Sunday, February 1, 2009

Trading glitz and glamour for productivity

A unique part of the Butler's basketball program are the early-morning workouts, which the players contend give them an edge:

"We do this all the time, every day," junior forward Willie Veasley said. "I think you get more focused when you wake up and everything is so fresh. It's gotten us to where we are now, and it's probably real different from what other programs do."

As this article points out, the No. 13 "Bulldogs have appeared in five NCAA tournaments since 2000 and reached the regional semifinals twice in the last six years. Over the past three seasons, they've won more games than any other Division I school in Indiana and have been ranked for 40 weeks since 2006."

This season, Butler's starting lineup features "three freshmen and a sophomore" and is led by "the nation's third-youngest coach, 32-year-old Brad Stevens."

And here they are, winners of 19 of their first 20 games.

According to this article:

Butler's old-school strategy favors teamwork over experience. Players share the basketball, take pride in defending opponents, prefer crediting teammates to gloating about their own accomplishments and they don't deviate from the system. Simply put, it's all about desire, determination and execution.

Part of Butler's recipe for success is that the team's "coaches look for distinctive traits in recruits — like maturity and teamwork — that other schools often overlook. At Butler, they're essential."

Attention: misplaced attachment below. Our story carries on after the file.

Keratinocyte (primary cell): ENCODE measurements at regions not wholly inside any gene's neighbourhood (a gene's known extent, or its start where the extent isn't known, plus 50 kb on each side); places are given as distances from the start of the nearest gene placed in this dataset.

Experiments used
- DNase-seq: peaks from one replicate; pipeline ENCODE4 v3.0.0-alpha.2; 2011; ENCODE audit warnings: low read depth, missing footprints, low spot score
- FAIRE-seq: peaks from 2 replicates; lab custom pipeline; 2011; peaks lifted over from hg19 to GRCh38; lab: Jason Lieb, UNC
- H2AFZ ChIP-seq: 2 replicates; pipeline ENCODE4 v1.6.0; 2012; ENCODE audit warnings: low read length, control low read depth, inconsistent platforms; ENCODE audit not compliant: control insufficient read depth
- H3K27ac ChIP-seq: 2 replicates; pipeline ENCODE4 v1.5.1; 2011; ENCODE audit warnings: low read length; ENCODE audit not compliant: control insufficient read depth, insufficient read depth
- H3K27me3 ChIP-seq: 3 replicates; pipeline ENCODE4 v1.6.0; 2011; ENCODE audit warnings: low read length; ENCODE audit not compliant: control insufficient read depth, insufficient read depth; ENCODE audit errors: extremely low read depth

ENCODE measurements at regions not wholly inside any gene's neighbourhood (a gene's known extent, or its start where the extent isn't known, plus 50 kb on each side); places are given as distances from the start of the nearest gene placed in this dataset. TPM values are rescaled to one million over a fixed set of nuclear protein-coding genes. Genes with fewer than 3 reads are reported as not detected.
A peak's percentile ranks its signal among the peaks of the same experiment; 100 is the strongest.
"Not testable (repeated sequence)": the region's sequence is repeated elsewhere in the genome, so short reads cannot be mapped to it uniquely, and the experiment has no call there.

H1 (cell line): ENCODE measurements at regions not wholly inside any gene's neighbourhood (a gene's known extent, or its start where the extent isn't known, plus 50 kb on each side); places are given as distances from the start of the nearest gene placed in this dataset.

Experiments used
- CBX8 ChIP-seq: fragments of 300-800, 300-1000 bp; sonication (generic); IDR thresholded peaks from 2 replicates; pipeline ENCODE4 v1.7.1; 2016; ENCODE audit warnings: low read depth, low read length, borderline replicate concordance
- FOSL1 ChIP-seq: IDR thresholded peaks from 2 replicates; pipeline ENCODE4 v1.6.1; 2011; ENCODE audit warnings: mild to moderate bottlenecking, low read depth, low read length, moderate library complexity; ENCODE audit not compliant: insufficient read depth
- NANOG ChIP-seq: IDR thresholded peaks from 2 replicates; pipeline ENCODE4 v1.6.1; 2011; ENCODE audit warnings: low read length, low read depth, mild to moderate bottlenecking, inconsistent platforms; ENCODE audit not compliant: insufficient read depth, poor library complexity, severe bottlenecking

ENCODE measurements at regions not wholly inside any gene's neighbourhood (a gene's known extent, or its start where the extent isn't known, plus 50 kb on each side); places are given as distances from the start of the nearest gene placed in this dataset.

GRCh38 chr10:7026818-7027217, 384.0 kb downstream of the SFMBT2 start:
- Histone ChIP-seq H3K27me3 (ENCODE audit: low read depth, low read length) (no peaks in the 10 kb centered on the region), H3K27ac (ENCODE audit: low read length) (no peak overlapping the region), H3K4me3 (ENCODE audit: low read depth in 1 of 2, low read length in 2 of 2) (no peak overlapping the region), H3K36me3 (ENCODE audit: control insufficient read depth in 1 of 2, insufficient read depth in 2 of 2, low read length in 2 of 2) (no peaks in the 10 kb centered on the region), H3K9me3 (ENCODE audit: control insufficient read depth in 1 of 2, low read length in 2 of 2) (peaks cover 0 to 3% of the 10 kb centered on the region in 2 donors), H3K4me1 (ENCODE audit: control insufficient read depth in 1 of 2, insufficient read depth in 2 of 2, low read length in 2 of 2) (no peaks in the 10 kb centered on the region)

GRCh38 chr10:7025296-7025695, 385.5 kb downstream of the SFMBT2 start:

"We spend a lot of time talking to their high school coaches and the coaches around them. That gives you better insight into them," Coach Stevens said. "But I think if you watched how they interacted with their teammates on and off the court, you'd see we really didn't have to do a lot of research. It starts with the makeup of the kids on this team — their selflessness and their belief in being a great teammate."

The author contends that "when the freshmen arrive in Indy, they've already agreed to trade glitz and glamour, even dunks, for productivity. The Bulldogs also keep things in perspective. They focus on making the most of what they have, not complaining about what they don't have — bigger post players, highly ranked recruiting classes or sparkling new facilities."

"We're not aiming to be someone else," Coach Stevens said. "I think a lot of programs do things really well and when you watch them on tape, you may take something and try some things that might work for your program. But we are Butler, and we're just trying to be the best Butler team we can be."